If this is a story of British royal family, it must be impossible that the prince of Great Britain gets married with a lady who graduated from a school of other religion than Christianity. As seen from above, it looks like Japanese people have been quite lenient and generous to competitive religions and still now such situation is going on. Some people say it looks like Japanese people might not have any clear policy about how to handle foreign religions although the government tried to restrict and prohibit Christianity in the 16th century.
It is quite interesting to know that people in Japan do not intentionally refuse the customs of Christianity in spite of the fact that the population of Christians who are baptized represent less than 1% of total Japanese people. This percentage is considered pretty low especially compared with the situation of the next door country Korea where the population of Christians represent about 30% which is higher than the population of Buddhist.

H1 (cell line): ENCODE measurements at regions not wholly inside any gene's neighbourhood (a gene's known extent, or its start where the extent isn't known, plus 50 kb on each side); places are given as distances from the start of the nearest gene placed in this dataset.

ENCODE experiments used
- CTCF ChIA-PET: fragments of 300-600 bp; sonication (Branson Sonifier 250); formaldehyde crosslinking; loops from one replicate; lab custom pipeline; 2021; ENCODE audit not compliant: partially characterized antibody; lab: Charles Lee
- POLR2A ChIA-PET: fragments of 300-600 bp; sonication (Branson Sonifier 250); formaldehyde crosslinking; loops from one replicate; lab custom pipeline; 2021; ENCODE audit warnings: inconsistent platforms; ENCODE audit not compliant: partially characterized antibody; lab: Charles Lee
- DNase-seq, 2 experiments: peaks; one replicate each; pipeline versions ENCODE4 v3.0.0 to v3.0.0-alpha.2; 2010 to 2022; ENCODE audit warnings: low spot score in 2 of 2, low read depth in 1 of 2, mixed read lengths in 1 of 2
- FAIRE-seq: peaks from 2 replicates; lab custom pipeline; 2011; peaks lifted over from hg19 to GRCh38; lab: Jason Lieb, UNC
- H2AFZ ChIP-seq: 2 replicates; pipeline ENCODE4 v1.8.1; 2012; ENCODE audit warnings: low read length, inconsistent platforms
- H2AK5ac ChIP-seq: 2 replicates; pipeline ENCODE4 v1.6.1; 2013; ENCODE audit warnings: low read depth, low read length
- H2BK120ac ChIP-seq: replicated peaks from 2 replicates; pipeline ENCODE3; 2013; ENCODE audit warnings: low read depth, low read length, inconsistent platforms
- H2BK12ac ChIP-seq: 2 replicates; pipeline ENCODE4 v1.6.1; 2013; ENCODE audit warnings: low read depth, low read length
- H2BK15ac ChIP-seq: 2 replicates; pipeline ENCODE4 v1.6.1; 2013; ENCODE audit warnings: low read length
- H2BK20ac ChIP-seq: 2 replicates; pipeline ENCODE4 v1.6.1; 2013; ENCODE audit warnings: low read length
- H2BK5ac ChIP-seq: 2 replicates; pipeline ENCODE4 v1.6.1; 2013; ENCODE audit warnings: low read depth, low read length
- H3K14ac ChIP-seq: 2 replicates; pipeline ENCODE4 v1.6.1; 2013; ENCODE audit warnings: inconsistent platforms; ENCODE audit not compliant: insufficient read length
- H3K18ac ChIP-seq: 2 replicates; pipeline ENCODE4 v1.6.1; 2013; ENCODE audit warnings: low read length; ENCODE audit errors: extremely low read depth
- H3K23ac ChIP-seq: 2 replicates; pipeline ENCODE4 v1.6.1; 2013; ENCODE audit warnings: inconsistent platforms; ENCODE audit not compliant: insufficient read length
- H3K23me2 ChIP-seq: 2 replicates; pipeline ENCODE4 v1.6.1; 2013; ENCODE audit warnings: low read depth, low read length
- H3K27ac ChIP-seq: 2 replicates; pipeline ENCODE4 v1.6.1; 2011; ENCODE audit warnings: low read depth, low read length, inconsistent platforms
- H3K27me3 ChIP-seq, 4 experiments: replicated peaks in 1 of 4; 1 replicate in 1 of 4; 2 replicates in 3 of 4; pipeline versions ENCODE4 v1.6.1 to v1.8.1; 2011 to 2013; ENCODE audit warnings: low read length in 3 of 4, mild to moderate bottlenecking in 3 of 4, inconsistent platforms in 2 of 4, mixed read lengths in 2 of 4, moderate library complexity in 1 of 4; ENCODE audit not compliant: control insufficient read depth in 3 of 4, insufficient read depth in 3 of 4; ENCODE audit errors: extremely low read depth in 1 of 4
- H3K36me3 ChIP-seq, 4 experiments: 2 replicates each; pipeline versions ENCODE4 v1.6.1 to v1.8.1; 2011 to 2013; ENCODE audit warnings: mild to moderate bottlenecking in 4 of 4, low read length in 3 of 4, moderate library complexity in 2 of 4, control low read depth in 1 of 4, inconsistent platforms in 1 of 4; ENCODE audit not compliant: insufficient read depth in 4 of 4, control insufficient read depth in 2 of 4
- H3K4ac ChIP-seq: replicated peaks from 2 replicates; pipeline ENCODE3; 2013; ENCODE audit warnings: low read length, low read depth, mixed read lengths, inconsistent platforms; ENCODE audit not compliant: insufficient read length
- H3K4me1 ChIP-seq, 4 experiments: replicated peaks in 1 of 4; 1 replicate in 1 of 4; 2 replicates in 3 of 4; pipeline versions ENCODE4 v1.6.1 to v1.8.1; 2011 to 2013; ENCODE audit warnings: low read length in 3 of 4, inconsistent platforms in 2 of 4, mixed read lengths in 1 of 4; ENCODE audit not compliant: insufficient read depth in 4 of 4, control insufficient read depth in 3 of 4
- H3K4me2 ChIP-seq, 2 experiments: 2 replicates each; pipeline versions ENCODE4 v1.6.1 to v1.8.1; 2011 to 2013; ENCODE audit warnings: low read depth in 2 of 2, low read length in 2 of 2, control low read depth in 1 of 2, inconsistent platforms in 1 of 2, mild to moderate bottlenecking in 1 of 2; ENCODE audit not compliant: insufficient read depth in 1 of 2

California Flower Art Academy introduces various articles and news relating to flower designs, floral events and also holiday celebration from all over the world. This article has nothing to do with flower designs or floral arrangements. However Christmas decoration in the United States reminds me of the celebration of Christmas in Japan and just wanted to introduce the Japanese situation relating to Christmas and Christianity in Japan.